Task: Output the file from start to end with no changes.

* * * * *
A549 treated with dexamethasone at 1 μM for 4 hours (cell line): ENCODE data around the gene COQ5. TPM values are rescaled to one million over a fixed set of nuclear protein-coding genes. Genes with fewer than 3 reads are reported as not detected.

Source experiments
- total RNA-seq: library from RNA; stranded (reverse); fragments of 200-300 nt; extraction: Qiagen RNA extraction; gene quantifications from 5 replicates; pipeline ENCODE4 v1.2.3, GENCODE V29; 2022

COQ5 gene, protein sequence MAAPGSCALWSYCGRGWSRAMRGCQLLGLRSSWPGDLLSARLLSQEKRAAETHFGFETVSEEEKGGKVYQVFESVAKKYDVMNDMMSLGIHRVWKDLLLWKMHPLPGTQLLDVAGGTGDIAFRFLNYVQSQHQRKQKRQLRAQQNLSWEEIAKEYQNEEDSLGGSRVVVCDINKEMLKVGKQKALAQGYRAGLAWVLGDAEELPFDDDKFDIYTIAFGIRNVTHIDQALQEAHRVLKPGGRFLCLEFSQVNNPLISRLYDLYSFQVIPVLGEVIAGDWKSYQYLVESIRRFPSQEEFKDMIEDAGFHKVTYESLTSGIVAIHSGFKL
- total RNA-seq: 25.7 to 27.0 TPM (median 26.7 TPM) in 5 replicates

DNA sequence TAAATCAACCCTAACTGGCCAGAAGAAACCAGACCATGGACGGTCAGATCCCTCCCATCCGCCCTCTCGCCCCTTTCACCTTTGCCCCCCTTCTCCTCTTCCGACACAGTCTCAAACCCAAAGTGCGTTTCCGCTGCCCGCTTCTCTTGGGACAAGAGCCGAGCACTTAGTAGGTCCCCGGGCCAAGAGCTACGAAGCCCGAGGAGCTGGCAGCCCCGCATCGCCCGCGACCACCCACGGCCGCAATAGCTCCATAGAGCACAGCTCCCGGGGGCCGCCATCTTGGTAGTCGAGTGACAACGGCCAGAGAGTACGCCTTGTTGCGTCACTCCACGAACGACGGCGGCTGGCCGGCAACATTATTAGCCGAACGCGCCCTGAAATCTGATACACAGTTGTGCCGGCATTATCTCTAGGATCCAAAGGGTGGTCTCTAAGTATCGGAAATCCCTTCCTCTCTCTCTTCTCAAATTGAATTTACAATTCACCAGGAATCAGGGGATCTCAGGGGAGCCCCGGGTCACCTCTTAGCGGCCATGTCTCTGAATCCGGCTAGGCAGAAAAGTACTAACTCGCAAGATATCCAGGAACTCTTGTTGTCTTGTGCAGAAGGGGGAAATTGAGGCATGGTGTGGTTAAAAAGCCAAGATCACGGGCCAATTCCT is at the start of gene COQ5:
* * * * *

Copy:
A549 treated with dexamethasone at 1 μM for 4 hours (cell line): ENCODE data around the gene COQ5. TPM values are rescaled to one million over a fixed set of nuclear protein-coding genes. Genes with fewer than 3 reads are reported as not detected.

Source experiments
- total RNA-seq: library from RNA; stranded (reverse); fragments of 200-300 nt; extraction: Qiagen RNA extraction; gene quantifications from 5 replicates; pipeline ENCODE4 v1.2.3, GENCODE V29; 2022

COQ5 gene, protein sequence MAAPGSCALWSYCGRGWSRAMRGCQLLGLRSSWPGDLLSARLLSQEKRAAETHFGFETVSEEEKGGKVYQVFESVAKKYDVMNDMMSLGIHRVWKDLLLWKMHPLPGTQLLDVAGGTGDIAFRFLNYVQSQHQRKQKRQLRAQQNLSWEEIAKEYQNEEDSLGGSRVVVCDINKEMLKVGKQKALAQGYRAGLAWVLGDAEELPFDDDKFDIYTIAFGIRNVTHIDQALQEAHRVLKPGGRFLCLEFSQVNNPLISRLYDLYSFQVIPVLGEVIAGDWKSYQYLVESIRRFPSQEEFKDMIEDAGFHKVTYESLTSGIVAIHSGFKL
- total RNA-seq: 25.7 to 27.0 TPM (median 26.7 TPM) in 5 replicates

DNA sequence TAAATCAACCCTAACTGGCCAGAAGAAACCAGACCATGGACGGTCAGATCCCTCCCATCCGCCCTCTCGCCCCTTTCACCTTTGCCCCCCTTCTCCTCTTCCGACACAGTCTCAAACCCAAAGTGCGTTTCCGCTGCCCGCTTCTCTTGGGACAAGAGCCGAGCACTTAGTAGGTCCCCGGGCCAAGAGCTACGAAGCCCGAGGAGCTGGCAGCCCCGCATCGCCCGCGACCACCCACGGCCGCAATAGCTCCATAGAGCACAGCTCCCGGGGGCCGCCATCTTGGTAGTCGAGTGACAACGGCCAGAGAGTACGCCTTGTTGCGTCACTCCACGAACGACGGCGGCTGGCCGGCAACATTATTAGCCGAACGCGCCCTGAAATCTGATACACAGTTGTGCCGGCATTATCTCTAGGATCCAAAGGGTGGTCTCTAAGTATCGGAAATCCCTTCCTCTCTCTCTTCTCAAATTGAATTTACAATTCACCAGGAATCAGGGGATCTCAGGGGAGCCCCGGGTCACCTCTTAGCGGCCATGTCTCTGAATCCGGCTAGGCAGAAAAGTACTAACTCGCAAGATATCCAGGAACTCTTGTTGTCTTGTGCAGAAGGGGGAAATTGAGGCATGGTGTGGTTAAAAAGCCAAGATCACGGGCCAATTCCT is at the start of gene COQ5: